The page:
Sexual harassment: Let’s deal with ethical issues – Addy

The Deputy Chairperson of the National Commission for Civic Education (NCCE), Ms. Kathleen Addy, has bemoaned the lack of structures to deal with issues relating to ethics and professional conduct of persons who wield power in the country.

Speaking in relation to a BBC documentary dubbed ‘Sex for Grades’ in which two lecturers of the University of Ghana, Prof Ransford Gyampo and Dr. Paul Kwame Butakor were caught on tape allegedly involving themselves in “inappropriate” conduct with the female journalists who posed as students of the university, Ms. Addy condemned the practice where culprits of alleged sexual abuse seek refuge in the victim’s difficulty or inability to provide evidence.

The management of the university of Ghana has interdicted the two embattled lecturers while it probes the matter. The two men have, however, denied any wrongdoing.

Prof Gyampo, for instance, has said the undercover journalist who posed as a student was not his student as the BBC documentary sought to portray.

Speaking on the issue, Ms. Addy noted that despite the lack of evidence in most cases of sexual abuse, the issue of ethics must be addressed and not relegated as pertains in the country.

“Nobody talks about the ethics of this but we are quick to descend to ‘is it legal?’, ‘where is the evidence?’ But what about the ethics? Is it right and proper? When there’s a power imbalance as there’s between a university professor and a student, is it right and

proper to make sexual advances in the manner in which we saw it?” she quizzed on The Big Issue on Accra-based Citi FM on Saturday, 12 May 2019.

Ms Addy continued: “We don’t tend to probe the ethics in this manner of issues very much because it’s easier to talk about the law and evidence and it’s easy to rubbish the report or rubbish somebody’s testimony and all of that, so, it’s the easy way out to talk about these things but the important issue of ethics we never go into because it is unethical actually to do what they did…

“Assuming that at the end of all this somebody can say: well, they didn’t exactly breach the university’s rules and regulations; is it ethical? That is the conversation we must start addressing now. Is it ethical? Is it proper? Is it the right thing to do? Is that how to structure our society where women have to face abuse right from class one to university into the workplace, in churches, everywhere we find ourselves, we have to brace ourselves and find a way to respond to abuse?”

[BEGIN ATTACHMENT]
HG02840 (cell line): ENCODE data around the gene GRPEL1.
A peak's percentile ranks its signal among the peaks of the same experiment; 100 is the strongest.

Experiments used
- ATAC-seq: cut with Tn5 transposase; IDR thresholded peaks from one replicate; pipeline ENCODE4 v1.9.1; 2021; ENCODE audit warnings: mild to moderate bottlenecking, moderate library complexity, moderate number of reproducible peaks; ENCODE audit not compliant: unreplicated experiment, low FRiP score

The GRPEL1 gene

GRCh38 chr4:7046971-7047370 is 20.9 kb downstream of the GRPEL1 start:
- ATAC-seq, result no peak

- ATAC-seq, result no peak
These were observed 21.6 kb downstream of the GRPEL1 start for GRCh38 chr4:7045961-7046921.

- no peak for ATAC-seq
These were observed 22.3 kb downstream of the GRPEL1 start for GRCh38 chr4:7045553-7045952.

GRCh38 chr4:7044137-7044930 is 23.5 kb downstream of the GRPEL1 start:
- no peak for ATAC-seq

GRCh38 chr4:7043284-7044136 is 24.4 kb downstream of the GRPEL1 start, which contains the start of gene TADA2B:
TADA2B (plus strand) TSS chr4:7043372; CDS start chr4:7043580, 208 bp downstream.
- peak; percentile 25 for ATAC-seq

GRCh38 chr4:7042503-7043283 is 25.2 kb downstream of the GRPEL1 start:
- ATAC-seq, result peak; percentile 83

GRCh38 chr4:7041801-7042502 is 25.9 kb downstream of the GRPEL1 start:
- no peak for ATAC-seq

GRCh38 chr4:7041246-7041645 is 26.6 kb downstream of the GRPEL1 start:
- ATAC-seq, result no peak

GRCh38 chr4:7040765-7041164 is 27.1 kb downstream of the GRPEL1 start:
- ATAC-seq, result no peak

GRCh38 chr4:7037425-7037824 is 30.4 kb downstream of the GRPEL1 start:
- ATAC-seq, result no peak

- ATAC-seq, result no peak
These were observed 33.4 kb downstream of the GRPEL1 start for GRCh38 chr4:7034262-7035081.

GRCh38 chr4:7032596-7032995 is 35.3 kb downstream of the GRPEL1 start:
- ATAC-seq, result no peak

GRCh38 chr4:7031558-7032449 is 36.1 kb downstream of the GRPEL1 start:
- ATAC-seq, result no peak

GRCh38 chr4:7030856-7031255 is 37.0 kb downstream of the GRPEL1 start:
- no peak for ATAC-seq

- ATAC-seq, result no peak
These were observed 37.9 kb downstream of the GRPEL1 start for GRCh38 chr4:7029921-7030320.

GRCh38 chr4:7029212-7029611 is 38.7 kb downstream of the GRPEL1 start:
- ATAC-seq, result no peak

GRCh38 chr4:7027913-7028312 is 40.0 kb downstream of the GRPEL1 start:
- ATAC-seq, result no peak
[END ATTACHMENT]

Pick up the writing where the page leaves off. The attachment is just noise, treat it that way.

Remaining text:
Touching on legality as a defense in cases of sexual abuse, the deputy NCCE boss said it is always difficult to provide evidence of sexual abuse and, therefore, relying solely on evidence to try cases of sexual abuse is wrong.

“Even though we know it, we tend to not accept some painful truth as a society because we can hide behind ‘there’s no evidence’, so, something is going wrong and we all know it’s going on but do something about it and we say ‘there’s no evidence’, but we also know that sexual exploitation and abuse is one of those things where collecting evidence is extra difficult. What is the person supposed to do? While you’re being abused, take off your phone and record? How is one supposed to collect the so-called evidence for abuse? So, it can be difficult.”

Commenting further on the development, Ms Addy said she “was sick to the stomach” after watching the documentary.

In her view, the abuse of power by some university lecturers was “appalling.”

“After I watched it, it’s appalling and makes one sick in the stomach to see the sort of things that go on; to see the clear exercise of abuse of power of a university professor over a student, whether the student is in their class or not because when a student is in the university and you are a professor in that university, you cannot say the student is fair game as far as sexual advances are concerned because they don’t sit in your class. I think that sometimes, in these conversations, we forget the ethical angles,” she stated.

Ms Addy noted that educational institutions at all levels in the country have not taken issues of sexual harassment seriously and, therefore, advised that their managements put in place structures that protect the victims, offer them help and justice when they report such abuses so that they are rather not judged or victimised after they come forward.

In her opinion also, proper structures will protect men who are falsely accused of sexual harassment.

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